UCSB Lobby Corps Fights for Food Security and Summer Financial Aid


Madison Kirkpatrick
Campus Beat Reporter

A subgroup of Associated Students, UCSB’s Lobby Corps, is a political student group on campus that seeks to unite activism, professionalism, and planning for student needs. The group fights for student rights, such as lowering tuition and making the community safer.

On May 22, the organization had their biggest event of the quarter: Basic Needs Lobby Day. During Basic Needs Lobby Day, a group of Lobby Corps members traveled to Sacramento to advocate for resources to alleviate food insecurity and usage of the summer Cal Grant which will provide aid to students who are attending classes in the summer.

According to their website, the goal of the organization is to “influence legislators and decision-makers in order to craft public policy that reflects our diverse student community’s views and needs.” This organization is based mostly on student involvement, and allows students who are interested in politics to get experience.

Kristina Ruvalcaba, a fourth-year history major and labor studies minor and the labor director of Lobby Corps, became inspired to join Lobby Corps as a result of her work at the United Student Labor Action Coalition and her interest in workers’ rights.

“Mainly, my work in fighting for the rights of workers inspired me to take on a more significant role in supporting state and national legislation to assist workers,” said Ruvalcaba in an interview with The Bottom Line.

On Apr. 7-9, the organization went on a trip to Washington, D.C. that provided them the opportunity to lobby and fight for students’ rights. This organization figures out what issues need to be lobbied at the state level, but does not get in contact with congressman or congresswoman because they work at the federal level. “There are lots of steps that go into it,” according to Co-Chair Tom Steel, a fourth-year philosophy major, in an interview with The Bottom Line.

“The Washington, D.C. trip was an incredible experience. This trip provided students the opportunity to fight for legislation that will impact the rights of students across the country,” said Ruvalcaba.

The organization has also recently made three trips to Sacramento and partaken in local lobbying efforts in the Santa Barbara County, all in an effort to fight for student and worker rights. One of their trips to Sacramento was for Sexual Assault Awareness Month. Their next trip is to an event in Sacramento for Basic Needs Lobby Day where they will advocate for a summer Cal Grant, which will give students financial aid for two summer terms.

According to Steel, Basic Needs Lobby Day in Sacramento was a collaboration with the UCSB Global Food Initiative. The two have worked together to advocate for food in/security. “UCSB students set the agenda for what we lobby on. We got together for three weeks to debate the four bills we will lobby at the event. We wanted to know what would be most impactful,” Steel said.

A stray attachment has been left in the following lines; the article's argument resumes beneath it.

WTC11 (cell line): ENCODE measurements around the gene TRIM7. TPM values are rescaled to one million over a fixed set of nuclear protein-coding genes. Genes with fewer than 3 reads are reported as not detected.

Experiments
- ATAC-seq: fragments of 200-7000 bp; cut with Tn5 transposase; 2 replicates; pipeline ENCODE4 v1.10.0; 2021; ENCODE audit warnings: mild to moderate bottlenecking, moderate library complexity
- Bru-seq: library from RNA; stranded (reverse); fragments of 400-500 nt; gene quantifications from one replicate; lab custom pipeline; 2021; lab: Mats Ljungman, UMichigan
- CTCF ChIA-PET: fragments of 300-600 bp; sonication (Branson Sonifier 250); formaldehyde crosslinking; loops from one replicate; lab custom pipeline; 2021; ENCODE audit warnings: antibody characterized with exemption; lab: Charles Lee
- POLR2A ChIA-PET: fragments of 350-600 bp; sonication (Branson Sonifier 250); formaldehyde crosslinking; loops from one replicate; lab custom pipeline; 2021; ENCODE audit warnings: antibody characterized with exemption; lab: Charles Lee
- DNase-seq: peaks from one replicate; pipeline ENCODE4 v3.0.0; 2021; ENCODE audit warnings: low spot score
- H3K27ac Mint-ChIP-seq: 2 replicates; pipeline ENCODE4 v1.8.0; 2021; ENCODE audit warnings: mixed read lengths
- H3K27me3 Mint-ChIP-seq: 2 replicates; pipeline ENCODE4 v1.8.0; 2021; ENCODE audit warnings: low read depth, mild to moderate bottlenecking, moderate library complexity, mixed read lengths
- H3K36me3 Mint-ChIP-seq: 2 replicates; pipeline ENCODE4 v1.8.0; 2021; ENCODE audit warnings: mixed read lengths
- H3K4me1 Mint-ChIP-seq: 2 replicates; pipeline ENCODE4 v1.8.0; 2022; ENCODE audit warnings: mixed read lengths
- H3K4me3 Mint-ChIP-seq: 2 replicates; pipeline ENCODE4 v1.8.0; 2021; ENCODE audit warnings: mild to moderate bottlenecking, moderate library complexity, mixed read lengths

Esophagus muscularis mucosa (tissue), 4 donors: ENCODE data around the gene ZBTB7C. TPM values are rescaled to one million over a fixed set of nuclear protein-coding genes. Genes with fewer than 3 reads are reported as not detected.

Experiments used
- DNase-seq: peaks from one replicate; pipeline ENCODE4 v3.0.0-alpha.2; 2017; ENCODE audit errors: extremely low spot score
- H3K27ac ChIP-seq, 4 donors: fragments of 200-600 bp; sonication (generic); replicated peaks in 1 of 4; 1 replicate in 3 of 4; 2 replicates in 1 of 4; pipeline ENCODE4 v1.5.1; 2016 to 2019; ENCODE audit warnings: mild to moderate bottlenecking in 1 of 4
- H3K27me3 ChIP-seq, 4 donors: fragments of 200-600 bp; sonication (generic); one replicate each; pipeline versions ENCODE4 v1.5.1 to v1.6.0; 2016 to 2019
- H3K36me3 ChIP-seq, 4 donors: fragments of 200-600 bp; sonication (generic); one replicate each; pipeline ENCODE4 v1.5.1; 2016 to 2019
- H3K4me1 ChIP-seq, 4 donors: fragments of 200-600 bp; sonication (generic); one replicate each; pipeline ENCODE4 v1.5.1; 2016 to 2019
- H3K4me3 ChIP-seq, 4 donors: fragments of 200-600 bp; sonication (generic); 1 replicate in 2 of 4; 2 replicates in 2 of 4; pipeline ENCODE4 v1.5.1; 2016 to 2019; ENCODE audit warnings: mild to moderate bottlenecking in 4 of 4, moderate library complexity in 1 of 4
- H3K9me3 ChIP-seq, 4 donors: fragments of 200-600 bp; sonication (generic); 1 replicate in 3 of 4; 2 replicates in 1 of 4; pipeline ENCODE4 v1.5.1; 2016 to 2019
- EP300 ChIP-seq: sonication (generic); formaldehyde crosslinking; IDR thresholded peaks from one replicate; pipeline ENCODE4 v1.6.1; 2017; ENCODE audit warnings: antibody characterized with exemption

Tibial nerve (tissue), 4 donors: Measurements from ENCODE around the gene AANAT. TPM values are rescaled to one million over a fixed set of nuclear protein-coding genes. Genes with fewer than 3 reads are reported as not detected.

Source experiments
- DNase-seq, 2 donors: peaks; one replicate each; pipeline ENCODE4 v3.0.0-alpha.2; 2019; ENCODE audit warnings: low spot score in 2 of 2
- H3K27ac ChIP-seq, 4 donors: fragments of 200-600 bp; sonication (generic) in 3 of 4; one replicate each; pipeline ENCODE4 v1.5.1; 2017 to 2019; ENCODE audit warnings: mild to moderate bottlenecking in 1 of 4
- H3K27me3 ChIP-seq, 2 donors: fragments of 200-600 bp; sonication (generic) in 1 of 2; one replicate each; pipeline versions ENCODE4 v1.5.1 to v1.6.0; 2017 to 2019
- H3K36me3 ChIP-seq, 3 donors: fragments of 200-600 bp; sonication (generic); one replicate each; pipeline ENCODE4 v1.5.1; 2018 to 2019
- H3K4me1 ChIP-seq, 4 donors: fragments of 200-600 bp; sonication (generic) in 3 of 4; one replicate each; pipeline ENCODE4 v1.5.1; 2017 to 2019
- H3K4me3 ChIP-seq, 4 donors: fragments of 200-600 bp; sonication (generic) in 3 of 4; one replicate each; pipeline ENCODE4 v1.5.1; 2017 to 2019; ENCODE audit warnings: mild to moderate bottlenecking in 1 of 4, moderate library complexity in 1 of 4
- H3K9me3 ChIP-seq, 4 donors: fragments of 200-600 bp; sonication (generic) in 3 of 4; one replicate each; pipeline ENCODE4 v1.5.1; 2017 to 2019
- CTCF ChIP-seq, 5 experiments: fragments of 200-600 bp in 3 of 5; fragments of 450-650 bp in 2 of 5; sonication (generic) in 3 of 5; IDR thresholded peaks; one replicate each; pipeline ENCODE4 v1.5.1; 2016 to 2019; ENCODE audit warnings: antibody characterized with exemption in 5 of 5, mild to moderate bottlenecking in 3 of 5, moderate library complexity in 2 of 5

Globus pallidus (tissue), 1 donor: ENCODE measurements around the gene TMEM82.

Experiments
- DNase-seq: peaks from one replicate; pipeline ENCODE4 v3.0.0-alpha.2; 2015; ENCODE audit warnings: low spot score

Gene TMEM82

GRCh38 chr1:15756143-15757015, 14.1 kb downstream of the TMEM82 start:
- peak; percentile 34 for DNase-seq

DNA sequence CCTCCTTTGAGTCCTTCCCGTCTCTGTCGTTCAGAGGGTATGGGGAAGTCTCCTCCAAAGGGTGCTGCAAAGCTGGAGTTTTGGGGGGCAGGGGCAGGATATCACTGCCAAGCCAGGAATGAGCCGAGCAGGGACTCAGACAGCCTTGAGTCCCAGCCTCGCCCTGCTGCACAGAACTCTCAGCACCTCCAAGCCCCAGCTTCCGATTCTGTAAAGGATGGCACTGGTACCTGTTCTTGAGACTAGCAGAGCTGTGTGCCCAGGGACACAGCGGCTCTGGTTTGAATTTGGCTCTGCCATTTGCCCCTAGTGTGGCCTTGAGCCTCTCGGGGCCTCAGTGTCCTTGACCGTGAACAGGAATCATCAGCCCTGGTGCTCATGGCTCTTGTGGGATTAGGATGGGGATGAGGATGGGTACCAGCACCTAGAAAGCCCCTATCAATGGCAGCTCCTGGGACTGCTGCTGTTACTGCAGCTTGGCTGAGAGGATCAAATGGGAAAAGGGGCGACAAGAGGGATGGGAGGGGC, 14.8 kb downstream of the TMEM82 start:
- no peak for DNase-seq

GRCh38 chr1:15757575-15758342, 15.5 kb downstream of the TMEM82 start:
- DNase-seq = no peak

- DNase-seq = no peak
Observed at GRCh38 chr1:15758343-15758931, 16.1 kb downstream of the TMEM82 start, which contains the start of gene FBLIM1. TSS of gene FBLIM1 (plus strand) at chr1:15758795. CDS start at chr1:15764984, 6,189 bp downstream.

SB 461 is one of the bills centered on the needs of UCSB students, specifically on the idea that summer Cal Grant needs to be used for students. This bill will allow students to use the grant for two summer terms.

Steel is proud of the organization’s impact with this bill and three others. “Unlike other organizations, we have the stories about why these bills matter. We have had a tremendous impact,” said Steel.

“When we advocate for these bills, the measurement of success is whether or not the bill passes or your office votes in line with your position. However, we want to give credit to all of the steps that go into lobbying. We do a good job of communicating the student perspective as to why these bills need to move forward,” said Steel.

As far as food insecurity, about 50 percent of students experience it during their time at UCSB, which is alarming especially for UCSB. Steel says that the organization is proud of their ability to advocate for this.

The organization also does a lot of work with Students Against Sexual Assault (SASA). One of the projects they are currently working on is the creation of the first Sexual Assault Awareness Month Lobby Day, which is meant to promote policies that will help and protect survivors of sexual assault in the college setting.

“Lobby Corps [is an] an organization that is always working towards bettering the lives of students. We are an organization that genuinely believes students have the power to create change,” said Ruvalcaba when talking about the mission of the organization in further detail.

Members of the organization are proud of their success in lobbying and the support they have received. Lobby Corps students are working to advocate change, and according to Steel, “anybody can participate in this as long as they are interested in making change at the state level,” said Steel.

“UCSB Lobby Corps is a thriving organization as it has helped inspire organizations on campus to join our lobbying efforts while gaining support for legislation and funding on a local, state, and national scale,” said Ruvalcaba, echoing Steel’s sentiments.

If you are interested in joining UCSB’s Lobby Corps and fighting for students’ rights, you can contact them at lobbycorps@ucsb.edu.